More and more people are hopping on Sounder trains to commute between Everett and Seattle to avoid clogged roads and the pain at the pump.
The trains’ ridership has been rising rapidly since a new $10.2 million platform opened in Mukilteo on May 31. About 29,000 people took the trains in June, said Linda Robson, a spokeswoman for Sound Transit. That’s up 22 percent from May.
Ridership last month saw a 45 percent increase compared with June 2007, Robson said.
John Strehlow started taking the Sounder in Mukilteo about a month ago. After he gets to Seattle, the Mukilteo man takes a few buses to Redmond.
A round trip between Mukilteo and Seattle costs $8 for an adult. Strehlow said his commute is long, but it costs him nothing because his company pays for bus and train fares.
“Gas prices made me take another look at commuting,” he said. “There’s no surprise there.”
Sounder trains make three round trips between Everett and Seattle daily on weekdays. The trains also stop in Edmonds and Mukilteo.
The trains are stable and offer a free wireless Internet connection, Strehlow said. That allows him to get some work done.
“A ride is so nice,” he said. “You can actually use your laptop.”
Gas prices are likely to stay high, Strehlow said. More tax dollars should be spent to improve mass transit, especially light rail, he said.
The Sound Transit Board of Directors is expected to decide Thursday whether to put a package of transit projects on the November ballot. A $14.7 billion plan under consideration aims to tackle bus, train and light rail projects over the next 15 years in Snohomish, King and Pierce counties.
The measure needs a supermajority vote — at least 12 of the 18 board members — to make it to the ballot. Snohomish County Executive Aaron Reardon and Edmonds City Councilman Deanna Dawson, who are both Sound Transit board members, initially opposed the 15-year plan. They now support the plan after it was changed last week to include more bus service in Snohomish County.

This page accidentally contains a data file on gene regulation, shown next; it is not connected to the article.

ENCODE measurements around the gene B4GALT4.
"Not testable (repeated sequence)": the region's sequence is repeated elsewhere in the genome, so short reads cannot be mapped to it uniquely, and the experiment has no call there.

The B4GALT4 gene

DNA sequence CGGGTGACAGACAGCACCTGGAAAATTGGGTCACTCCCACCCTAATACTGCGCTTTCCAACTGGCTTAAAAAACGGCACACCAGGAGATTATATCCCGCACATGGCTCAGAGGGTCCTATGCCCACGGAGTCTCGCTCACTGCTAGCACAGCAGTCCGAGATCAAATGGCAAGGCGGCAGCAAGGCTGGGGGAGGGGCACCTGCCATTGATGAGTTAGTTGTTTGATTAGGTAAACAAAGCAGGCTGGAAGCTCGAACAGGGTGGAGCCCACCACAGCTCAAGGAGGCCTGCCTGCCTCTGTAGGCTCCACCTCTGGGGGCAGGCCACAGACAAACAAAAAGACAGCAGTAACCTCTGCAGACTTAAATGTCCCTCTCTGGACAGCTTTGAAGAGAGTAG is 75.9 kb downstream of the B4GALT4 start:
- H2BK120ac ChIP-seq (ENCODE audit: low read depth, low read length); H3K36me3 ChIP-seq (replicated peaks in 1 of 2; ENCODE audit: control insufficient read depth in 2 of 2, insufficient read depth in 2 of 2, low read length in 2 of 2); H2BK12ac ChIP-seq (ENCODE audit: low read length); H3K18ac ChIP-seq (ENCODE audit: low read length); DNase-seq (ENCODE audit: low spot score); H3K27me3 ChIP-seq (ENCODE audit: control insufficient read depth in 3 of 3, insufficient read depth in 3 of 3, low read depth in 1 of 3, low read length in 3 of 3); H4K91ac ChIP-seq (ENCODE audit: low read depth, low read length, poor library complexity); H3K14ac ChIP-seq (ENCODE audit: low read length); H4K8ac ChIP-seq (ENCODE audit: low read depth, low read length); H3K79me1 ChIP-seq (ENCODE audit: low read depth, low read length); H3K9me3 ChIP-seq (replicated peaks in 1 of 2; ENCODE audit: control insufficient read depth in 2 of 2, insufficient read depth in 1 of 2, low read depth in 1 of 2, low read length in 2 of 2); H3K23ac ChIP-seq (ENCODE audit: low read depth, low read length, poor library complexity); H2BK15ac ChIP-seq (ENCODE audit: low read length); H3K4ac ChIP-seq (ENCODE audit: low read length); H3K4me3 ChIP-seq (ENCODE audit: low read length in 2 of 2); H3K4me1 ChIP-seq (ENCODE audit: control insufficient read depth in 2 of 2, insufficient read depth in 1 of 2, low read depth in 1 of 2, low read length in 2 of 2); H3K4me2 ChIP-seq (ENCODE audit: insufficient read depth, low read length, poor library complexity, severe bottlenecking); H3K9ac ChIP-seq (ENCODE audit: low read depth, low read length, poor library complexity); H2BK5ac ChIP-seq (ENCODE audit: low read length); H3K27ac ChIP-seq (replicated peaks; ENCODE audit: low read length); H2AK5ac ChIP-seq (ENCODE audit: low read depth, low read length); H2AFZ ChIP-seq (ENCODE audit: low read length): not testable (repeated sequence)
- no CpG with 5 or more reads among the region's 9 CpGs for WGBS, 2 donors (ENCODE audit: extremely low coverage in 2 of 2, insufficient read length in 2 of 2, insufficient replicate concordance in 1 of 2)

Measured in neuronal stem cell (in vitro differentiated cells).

The measure should bring light rail to Lynnwood by 2023, Dawson said. It also aims to increase bus service about 30 percent in Snohomish County, delivering immediate relief to commuters struggling with high gas prices.
“King County made some compromise on this,” she said. “We are very pleased.”
If approved, taxpayers in the Sound Transit district would pay an additional 4 or 5 cents of sales tax on a $10 purchase. The district includes the cities and urban parts of unincorporated Snohomish County.
Meanwhile, another round-trip Sounder train is scheduled to be added to the Everett-Seattle route on Sept. 22.
The new Mukilteo platform has a parking lot big enough for 68 vehicles. Marcia Aguero takes a ferry from Clinton to Mukilteo, where she switches to the Sounder to go to Seattle.
Aguero said she has to walk pretty fast to switch from a ferry to a train.
“I really support the public transit,” Aguero said. “It’s really nice to ride on a train. But the train schedule isn’t in sync with the ferry schedule.”
Aguero, a technical writer for a Seattle computer company, said she started using the Sounder last week partly because her company pays her $300 per month if she doesn’t drive to work. Aguero said she needs to commute only three days a week because she works at home two days a week.
The train takes her deep into Seattle past her workplace. Once she gets off at the King Street Station, Aguero said she has to take a northbound metro bus to reach her destination.
“My first week hasn’t been positive,” she said.
That the Mukilteo platform has no shelters concerns Aguero. She thinks about the winter rains to come.
Shelters and other improvements could be added in 2009, Robson said. A second platform also is expected to be built on the south side of the two sets of tracks. That should allow southbound and northbound Sounder trains to operate on separate tracks.